Abu Simbel

Abu Simbel

The temple of Ramses II at Abu Simbel.

Abu Simbel was the site of two immense sandstone temples carved by order of Pharaoh Rameses II (c. 1304–1273 BC) out of the bank of the Nile near Aswan. The temples were dismantled and relocated in the near 1960s when the rising waters of the newly-constructed Aswan High Dam threatened their safety. Abu Simbel is now a world heritage site.


The twin temples at Abu Simbel stand as monuments to Rameses II himself and his queen Nefertari, to commemorate the alleged victory of Ramses at the Battle of Kadesh, and also to intimidate his Nubian neighbors.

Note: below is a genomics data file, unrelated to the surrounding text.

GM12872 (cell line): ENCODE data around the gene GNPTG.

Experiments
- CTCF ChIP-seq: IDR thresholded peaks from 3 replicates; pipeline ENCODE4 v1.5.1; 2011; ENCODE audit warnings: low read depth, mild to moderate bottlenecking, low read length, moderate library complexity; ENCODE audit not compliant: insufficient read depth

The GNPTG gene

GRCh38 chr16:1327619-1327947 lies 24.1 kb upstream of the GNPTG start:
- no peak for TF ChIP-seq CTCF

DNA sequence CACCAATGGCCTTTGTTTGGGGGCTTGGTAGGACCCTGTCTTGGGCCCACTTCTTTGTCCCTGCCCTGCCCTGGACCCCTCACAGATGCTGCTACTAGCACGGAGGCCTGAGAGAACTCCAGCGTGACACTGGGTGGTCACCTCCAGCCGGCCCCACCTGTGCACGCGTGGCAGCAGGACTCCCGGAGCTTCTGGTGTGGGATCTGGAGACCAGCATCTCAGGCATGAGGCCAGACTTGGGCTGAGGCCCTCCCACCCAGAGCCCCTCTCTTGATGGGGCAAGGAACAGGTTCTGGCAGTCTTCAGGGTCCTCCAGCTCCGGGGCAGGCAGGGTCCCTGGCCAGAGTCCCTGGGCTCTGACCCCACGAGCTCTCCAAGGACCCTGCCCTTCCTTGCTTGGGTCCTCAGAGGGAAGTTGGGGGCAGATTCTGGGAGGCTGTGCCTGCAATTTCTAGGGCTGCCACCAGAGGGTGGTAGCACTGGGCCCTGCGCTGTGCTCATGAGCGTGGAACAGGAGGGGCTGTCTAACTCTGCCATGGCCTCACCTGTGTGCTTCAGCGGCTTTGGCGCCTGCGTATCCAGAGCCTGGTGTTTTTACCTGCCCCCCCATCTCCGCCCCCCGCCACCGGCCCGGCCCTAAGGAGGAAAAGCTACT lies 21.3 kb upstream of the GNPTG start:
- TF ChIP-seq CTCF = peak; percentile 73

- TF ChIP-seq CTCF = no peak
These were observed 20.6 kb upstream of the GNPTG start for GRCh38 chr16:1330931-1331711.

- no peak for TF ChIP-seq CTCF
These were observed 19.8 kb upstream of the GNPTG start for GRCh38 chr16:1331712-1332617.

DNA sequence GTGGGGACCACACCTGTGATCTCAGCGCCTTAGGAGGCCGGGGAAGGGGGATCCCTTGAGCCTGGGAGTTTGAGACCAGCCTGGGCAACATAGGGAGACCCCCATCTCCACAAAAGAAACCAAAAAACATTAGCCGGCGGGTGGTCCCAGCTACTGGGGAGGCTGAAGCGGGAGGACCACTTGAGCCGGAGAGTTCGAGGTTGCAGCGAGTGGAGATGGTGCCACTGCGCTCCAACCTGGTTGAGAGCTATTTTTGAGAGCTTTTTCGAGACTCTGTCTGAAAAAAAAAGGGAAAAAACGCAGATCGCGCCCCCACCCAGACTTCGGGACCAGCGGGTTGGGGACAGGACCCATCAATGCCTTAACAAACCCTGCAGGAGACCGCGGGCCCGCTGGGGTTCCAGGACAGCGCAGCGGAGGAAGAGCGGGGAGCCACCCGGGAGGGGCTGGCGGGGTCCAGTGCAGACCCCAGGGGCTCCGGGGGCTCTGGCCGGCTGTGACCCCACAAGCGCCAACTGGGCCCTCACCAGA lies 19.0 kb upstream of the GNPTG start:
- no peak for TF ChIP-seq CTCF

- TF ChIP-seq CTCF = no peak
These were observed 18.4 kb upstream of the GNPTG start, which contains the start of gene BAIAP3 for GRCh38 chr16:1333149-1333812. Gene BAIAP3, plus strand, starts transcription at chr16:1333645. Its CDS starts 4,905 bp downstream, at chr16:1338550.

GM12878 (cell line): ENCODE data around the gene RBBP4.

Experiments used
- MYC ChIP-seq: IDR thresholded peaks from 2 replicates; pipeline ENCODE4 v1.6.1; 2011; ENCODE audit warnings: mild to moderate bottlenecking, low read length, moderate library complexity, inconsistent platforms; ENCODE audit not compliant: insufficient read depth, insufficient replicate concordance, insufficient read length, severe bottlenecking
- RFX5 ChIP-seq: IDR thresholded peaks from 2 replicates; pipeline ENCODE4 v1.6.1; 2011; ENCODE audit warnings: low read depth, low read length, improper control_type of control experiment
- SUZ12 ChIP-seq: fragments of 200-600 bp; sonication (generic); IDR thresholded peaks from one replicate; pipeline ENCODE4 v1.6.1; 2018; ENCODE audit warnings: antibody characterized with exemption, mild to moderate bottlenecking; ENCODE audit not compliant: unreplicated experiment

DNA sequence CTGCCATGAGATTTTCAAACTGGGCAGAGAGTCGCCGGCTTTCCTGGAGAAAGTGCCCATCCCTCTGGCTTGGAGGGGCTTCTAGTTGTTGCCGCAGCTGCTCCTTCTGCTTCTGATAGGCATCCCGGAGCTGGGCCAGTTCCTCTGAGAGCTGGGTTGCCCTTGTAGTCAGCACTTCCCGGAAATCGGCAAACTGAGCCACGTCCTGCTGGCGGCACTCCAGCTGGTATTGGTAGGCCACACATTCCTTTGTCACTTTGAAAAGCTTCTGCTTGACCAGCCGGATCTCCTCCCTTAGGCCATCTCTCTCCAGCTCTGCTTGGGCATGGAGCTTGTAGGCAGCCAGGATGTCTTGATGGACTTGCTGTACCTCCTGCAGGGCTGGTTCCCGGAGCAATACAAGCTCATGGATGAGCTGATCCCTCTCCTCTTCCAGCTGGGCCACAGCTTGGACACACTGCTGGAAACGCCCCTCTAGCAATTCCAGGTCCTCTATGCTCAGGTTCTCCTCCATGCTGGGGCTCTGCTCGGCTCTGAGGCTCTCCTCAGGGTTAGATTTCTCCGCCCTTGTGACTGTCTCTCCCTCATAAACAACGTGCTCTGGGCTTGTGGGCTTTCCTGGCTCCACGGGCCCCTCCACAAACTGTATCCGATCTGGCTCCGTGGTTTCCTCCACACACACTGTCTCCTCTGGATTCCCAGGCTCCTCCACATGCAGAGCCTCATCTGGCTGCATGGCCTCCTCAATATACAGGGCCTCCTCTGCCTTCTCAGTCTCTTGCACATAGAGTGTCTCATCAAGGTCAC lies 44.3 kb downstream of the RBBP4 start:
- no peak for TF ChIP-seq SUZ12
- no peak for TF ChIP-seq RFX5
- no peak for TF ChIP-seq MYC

Four huge (20-meter/65-foot- high) statues of the pharaoh, in pairs, flank the entrance to the temple of Rameses. The head and torso of the statue to the left of the entrance fell during ancient times, probably due to an earthquake. This temple faces the east, and Re-Horakhty, one manifestation of the sun god, is shown inside the niche directly above the entrance. The alignment of the temple is such that twice a year the sun's rays penetrate into the innermost sanctuary to illuminate the seated statues of Ptah, Amun-Re, Rameses II, and Re-Horakhty.